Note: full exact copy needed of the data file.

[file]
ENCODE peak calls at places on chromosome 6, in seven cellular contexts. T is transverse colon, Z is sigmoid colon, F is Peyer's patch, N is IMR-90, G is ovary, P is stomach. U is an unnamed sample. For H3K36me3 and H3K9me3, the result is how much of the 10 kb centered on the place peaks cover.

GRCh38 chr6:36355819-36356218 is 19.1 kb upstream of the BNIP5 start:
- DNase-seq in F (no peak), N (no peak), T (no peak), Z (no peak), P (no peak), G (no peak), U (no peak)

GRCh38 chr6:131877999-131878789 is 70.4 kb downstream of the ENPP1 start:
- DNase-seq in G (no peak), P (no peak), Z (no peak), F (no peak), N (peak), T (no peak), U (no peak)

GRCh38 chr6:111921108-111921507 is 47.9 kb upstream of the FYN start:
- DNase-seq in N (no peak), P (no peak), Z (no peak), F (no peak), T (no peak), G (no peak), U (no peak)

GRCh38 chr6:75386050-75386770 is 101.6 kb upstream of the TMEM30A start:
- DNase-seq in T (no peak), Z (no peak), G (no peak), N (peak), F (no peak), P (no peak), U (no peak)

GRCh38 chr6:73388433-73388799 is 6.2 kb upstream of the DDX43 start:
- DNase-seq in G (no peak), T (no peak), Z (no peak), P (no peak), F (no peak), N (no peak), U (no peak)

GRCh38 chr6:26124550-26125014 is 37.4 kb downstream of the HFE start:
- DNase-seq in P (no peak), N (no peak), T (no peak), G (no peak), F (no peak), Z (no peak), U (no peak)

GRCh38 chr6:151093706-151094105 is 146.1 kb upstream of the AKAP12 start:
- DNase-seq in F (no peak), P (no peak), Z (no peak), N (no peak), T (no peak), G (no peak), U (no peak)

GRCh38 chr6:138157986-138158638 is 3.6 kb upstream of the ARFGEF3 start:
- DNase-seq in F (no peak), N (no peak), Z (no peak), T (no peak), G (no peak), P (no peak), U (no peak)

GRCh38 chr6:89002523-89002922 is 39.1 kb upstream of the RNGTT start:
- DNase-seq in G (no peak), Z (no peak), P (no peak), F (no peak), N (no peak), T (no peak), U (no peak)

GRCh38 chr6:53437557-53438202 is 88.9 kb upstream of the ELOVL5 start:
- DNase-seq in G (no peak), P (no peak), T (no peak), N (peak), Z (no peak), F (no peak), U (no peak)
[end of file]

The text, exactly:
ENCODE peak calls at places on chromosome 6, in seven cellular contexts. T is transverse colon, Z is sigmoid colon, F is Peyer's patch, N is IMR-90, G is ovary, P is stomach. U is an unnamed sample. For H3K36me3 and H3K9me3, the result is how much of the 10 kb centered on the place peaks cover.

GRCh38 chr6:36355819-36356218 is 19.1 kb upstream of the BNIP5 start:
- DNase-seq in F (no peak), N (no peak), T (no peak), Z (no peak), P (no peak), G (no peak), U (no peak)

GRCh38 chr6:131877999-131878789 is 70.4 kb downstream of the ENPP1 start:
- DNase-seq in G (no peak), P (no peak), Z (no peak), F (no peak), N (peak), T (no peak), U (no peak)

GRCh38 chr6:111921108-111921507 is 47.9 kb upstream of the FYN start:
- DNase-seq in N (no peak), P (no peak), Z (no peak), F (no peak), T (no peak), G (no peak), U (no peak)

GRCh38 chr6:75386050-75386770 is 101.6 kb upstream of the TMEM30A start:
- DNase-seq in T (no peak), Z (no peak), G (no peak), N (peak), F (no peak), P (no peak), U (no peak)

GRCh38 chr6:73388433-73388799 is 6.2 kb upstream of the DDX43 start:
- DNase-seq in G (no peak), T (no peak), Z (no peak), P (no peak), F (no peak), N (no peak), U (no peak)

GRCh38 chr6:26124550-26125014 is 37.4 kb downstream of the HFE start:
- DNase-seq in P (no peak), N (no peak), T (no peak), G (no peak), F (no peak), Z (no peak), U (no peak)

GRCh38 chr6:151093706-151094105 is 146.1 kb upstream of the AKAP12 start:
- DNase-seq in F (no peak), P (no peak), Z (no peak), N (no peak), T (no peak), G (no peak), U (no peak)

GRCh38 chr6:138157986-138158638 is 3.6 kb upstream of the ARFGEF3 start:
- DNase-seq in F (no peak), N (no peak), Z (no peak), T (no peak), G (no peak), P (no peak), U (no peak)

GRCh38 chr6:89002523-89002922 is 39.1 kb upstream of the RNGTT start:
- DNase-seq in G (no peak), Z (no peak), P (no peak), F (no peak), N (no peak), T (no peak), U (no peak)

GRCh38 chr6:53437557-53438202 is 88.9 kb upstream of the ELOVL5 start:
- DNase-seq in G (no peak), P (no peak), T (no peak), N (peak), Z (no peak), F (no peak), U (no peak)